I have a world/universe that I wish to open up to other writers. However I am unsure how I should structure the licensing fees and rights of ownership over the world itself and what happens (basically things like in Forgotten Realms you can't just kill off Elminster)?

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    Do you have priorities about licensing? Is it important to you, for example, that you retain all copyrights? Do you want the writers to retain copyright over their work? Are your concerns strictly financial? Do you want the terms to be attractive to writers? Or will you be inviting specific writers to participate? You need to identify your priorities here. – Goodbye Stack Exchange Jun 22 '12 at 20:44
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    @Neil Sorry I didn't notice this until now. My copyrights would be mainly around not changing base structures or major characters in the shared world (i.e. not killing Eliminster of Forgotten Realms or not changing how a Wrap Drive works in Star Trek). As far as licensing I would like to get to a medium where there is a up front payment and less of a take of the sales or vice versa I think that is fair. I am not all about the money but I don't want to give it all away for free. It sounds like you have experience in this area so maybe a PM talk about it is in order? – OrionDarkwood Jun 27 '12 at 17:20

As Patches noted, play first, pay second.

I launched a shared story world commercial entertainment property, and I curate examples of others. It is possible to make money from a shared world, but the hurdle is getting folks to want to play in the world first.

You'll need to build a compelling world, lay out the rules clearly about how rights and revenue will be shared, and seed the world with quality content first. Money coming in your door is second (and may take many months before it actually does occur).

Take a look at the worlds listed at http://sharedstoryworlds.com and examine how they structured their legal agreements, revenue sharing, and copyright terms for some ideas about how your world could work. Look at how they have structured their world and the content inside it.

Also, take a look at Into the Far West. I know the creator behind that world, and he's pushing for something close to what you're describing (i.e., an entertainment IP people pay to play in). He hasn't fully rolled out that portion of it, but I want to point out how much he's already done to build and blow out the world.

Hope this helps, and good luck with your project!

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  • Excellent example of answering a question with your own site (and following the terms by disclosing your association) without astroturfing. Welcome to Writers and thanks! – justkt Jun 27 '12 at 12:46

Licensing fees
Do you own the rights to, say, Starwars or Forgotten Realms or Hunger Games or Twilight or anything that big? 'Cause if you don't, no one's going to pay you to use the universe. Think about it -- why should I, the poor starving writer, give you what little money I have, or have coming in, for something I can do myself for free? There's only one reason -- BFB. That's right, Big F-ing Brand. A brand that can take my piddly sales and jack them up to a couple hundred K worth of books sold, and put my name on the map. And all 'cause it has that little brand stamp on the cover.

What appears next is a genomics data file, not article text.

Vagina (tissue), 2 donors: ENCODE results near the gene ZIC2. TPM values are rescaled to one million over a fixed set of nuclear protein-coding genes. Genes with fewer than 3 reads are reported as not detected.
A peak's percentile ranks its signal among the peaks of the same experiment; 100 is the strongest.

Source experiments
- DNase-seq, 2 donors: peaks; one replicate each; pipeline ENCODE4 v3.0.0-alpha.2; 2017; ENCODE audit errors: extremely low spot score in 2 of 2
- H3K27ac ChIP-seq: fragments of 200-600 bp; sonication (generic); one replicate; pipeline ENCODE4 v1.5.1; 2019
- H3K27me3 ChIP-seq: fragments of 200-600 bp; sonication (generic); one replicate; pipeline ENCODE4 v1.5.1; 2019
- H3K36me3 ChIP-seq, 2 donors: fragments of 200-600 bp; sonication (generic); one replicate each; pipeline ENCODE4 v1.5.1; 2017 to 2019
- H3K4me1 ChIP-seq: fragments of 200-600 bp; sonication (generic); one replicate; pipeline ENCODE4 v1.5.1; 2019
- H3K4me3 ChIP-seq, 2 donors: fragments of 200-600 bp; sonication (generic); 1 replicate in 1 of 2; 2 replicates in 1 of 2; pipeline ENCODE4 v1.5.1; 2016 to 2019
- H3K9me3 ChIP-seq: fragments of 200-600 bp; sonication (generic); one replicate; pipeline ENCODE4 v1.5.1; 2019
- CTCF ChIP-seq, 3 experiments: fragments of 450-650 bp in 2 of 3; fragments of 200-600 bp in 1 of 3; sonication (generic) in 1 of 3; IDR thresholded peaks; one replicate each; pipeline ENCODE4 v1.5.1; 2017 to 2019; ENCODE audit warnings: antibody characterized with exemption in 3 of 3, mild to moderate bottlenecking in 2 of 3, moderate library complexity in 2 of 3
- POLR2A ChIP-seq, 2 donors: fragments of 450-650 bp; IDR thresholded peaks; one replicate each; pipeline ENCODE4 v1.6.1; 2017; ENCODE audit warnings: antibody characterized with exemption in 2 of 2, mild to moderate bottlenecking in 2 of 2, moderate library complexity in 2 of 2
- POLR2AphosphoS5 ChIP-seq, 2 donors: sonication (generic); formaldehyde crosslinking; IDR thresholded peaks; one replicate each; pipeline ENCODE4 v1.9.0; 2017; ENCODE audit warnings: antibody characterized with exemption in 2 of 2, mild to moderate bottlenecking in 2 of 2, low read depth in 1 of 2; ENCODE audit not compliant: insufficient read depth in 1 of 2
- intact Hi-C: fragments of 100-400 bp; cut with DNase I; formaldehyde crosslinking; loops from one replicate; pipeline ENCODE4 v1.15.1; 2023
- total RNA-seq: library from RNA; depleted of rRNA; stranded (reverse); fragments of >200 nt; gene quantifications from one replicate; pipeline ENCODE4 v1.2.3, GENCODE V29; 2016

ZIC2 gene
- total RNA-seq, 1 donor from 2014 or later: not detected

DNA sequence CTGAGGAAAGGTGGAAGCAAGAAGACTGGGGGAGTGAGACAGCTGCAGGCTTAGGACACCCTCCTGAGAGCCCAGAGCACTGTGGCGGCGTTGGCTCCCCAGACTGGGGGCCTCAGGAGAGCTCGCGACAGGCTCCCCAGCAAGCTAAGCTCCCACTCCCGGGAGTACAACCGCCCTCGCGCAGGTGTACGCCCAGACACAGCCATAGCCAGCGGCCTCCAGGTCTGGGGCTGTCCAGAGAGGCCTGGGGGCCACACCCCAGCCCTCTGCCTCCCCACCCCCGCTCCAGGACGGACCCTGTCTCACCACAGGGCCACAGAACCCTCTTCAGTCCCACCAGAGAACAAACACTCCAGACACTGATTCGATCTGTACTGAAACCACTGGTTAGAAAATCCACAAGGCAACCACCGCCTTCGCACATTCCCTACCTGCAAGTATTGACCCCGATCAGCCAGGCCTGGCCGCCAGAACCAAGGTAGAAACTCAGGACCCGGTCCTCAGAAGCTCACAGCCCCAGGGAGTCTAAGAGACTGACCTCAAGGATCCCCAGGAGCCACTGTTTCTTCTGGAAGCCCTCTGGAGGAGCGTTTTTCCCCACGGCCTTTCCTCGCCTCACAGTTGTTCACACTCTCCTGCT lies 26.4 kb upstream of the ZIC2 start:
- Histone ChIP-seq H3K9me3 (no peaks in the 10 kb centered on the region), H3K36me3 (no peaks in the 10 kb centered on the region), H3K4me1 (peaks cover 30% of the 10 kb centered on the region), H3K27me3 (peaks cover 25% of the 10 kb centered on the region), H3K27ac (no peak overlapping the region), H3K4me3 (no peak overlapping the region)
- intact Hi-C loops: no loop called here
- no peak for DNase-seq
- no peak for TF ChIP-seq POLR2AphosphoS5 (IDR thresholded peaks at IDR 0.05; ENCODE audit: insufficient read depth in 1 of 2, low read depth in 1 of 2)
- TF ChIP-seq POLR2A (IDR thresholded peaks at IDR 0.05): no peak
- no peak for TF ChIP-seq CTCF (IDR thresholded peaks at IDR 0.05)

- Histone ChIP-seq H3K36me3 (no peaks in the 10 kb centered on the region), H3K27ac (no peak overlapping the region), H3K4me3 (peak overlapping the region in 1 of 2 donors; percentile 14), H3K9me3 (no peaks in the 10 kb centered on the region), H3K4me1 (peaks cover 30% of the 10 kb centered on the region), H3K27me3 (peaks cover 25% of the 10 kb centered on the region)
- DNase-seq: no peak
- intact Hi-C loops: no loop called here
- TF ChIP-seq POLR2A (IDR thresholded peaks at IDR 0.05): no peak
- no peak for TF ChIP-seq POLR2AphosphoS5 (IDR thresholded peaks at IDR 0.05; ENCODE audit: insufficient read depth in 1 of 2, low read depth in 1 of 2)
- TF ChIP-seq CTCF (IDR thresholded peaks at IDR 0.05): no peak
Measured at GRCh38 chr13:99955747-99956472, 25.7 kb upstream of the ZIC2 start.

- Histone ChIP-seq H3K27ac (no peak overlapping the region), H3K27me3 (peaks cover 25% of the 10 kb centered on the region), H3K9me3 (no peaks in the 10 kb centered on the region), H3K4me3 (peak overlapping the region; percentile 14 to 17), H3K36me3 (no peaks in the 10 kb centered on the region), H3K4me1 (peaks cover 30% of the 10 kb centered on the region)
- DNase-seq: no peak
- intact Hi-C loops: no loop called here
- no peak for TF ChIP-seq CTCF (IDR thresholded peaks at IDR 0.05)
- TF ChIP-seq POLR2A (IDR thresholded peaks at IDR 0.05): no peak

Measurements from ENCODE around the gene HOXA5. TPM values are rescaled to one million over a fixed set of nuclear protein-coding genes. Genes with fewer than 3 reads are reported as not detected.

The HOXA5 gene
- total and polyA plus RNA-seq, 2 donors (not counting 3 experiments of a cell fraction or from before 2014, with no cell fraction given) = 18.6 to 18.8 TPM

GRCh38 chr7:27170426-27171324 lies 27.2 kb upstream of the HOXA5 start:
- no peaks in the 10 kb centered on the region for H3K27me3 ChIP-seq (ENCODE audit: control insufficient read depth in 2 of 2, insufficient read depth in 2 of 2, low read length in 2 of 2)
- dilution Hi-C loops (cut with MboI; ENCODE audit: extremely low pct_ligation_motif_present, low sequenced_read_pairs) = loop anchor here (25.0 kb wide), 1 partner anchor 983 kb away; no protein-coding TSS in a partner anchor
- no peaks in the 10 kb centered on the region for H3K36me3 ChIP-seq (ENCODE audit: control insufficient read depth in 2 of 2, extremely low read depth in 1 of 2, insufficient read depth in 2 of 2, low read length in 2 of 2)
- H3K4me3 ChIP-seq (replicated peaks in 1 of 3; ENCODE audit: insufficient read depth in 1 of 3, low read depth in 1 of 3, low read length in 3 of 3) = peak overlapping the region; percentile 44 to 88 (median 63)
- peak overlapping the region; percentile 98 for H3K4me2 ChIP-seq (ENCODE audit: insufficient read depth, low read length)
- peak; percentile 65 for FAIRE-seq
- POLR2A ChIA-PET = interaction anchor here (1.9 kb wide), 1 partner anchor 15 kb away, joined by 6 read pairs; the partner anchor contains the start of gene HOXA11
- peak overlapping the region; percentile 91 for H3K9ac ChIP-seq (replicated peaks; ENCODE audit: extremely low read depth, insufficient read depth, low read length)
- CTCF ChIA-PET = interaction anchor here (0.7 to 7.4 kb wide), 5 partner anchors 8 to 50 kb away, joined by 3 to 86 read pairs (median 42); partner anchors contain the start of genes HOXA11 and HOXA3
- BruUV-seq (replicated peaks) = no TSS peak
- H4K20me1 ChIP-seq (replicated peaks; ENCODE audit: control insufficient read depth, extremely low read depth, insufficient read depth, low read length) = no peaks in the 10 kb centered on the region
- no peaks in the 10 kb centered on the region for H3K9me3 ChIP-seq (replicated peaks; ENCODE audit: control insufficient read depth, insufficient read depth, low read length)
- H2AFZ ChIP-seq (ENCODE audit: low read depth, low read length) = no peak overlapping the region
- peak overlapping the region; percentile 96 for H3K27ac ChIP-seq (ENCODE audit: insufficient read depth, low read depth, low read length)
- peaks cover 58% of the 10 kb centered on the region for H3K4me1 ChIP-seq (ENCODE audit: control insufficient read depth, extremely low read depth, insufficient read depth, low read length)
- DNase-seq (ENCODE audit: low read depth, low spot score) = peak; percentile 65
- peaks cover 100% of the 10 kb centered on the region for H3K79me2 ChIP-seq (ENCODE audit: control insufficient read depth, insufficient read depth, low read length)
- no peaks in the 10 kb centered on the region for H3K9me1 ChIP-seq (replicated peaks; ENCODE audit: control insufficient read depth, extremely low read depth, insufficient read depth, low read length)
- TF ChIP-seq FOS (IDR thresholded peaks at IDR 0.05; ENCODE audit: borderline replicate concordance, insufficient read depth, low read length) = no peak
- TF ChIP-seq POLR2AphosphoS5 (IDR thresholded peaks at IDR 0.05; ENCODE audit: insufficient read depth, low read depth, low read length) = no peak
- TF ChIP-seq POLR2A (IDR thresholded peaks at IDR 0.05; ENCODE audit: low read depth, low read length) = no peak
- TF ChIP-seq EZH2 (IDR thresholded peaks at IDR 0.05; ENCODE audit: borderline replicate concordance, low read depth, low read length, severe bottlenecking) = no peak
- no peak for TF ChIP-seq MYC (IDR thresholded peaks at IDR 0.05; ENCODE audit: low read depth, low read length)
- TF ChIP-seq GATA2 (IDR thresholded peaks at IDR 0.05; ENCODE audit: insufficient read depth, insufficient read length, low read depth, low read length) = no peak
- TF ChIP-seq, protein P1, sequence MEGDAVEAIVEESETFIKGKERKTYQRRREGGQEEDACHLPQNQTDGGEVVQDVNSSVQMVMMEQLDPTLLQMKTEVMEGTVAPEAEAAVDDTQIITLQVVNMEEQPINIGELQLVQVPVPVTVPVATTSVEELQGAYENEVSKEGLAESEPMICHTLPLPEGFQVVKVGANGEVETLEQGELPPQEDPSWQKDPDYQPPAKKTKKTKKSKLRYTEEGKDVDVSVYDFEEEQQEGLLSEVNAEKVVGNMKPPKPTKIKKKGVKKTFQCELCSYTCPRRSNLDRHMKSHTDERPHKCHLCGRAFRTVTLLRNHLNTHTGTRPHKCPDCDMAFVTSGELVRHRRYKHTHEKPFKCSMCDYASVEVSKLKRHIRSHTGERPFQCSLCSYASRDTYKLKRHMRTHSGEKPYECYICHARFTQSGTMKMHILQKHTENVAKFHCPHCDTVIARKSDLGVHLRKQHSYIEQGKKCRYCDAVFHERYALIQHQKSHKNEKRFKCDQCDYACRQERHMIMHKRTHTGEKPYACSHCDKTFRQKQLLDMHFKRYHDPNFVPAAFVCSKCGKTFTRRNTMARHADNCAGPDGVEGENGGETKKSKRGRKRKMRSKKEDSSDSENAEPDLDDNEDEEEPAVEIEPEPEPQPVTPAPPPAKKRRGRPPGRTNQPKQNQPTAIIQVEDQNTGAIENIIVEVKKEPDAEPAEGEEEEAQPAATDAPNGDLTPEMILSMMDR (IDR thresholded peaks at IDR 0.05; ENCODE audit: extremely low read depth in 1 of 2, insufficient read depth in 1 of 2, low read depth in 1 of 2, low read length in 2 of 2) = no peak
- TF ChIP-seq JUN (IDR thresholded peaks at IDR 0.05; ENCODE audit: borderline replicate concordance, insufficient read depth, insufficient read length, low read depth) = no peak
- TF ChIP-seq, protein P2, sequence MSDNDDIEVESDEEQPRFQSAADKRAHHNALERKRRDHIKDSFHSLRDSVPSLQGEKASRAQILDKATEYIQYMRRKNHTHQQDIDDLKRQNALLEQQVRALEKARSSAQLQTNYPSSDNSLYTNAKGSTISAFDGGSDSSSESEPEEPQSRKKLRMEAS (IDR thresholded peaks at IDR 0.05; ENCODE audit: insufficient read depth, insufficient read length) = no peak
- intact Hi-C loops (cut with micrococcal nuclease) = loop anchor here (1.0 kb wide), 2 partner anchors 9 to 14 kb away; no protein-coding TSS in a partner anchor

I think you're thinking about it the wrong way. This isn't something you can make money off directly. What you can do is make a killer open source** world and an even better site that by game-izing it (like stackexchange did), draws in tons of writers to develop & use this open source universe.

**Note: do some kind of creative commons license that allows individuals to commercially use the universe, but corps have to pay

Rights of ownership -- wrong question again. the right question is:

How to manage Canon?
For that some ideas:

  • Everything published by a reputable publisher is cannon
  • Everything self-published that has greater than X # of sales is cannon
  • Something approved by the titans of your awesome-site-of-shared-world-building is cannon
  • Something with X # of non-titan cannonize votes on said site is cannon
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  • Can you add some more details on if I create a open source world then how do I make money. Open source makes money by tech support and specialized development. Or are you saying I need to create and give away worlds to build my street cred and then hope one of the BFB decides to hire me to write. – OrionDarkwood Jun 25 '12 at 15:11
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    @OrionDarkwood does facebook charge you for an account? Does stackexchange charge you for each question you post? Nope. (Er, actually I don't know if SE does. FB sure does, though) So yes, I do mean give it away. Except it's much more than giving it away, it's letting in hordes of people to play in your sandbox. It's building that community, who in turn build out that universe to a level that'll actually be cool. – Patches Jun 25 '12 at 23:17
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    And, at that point, ways to monetize it will present themselves. perhaps discrete ads, perhaps source books (ala table-top gaming, but set up for writing in the universe instead), and perhaps, if it gets big enough, and cool enough, and enough people have published fiction in the universe (for free!), then perhaps a BFB will come to you to license it for a game/movie/whatever. – Patches Jun 25 '12 at 23:20

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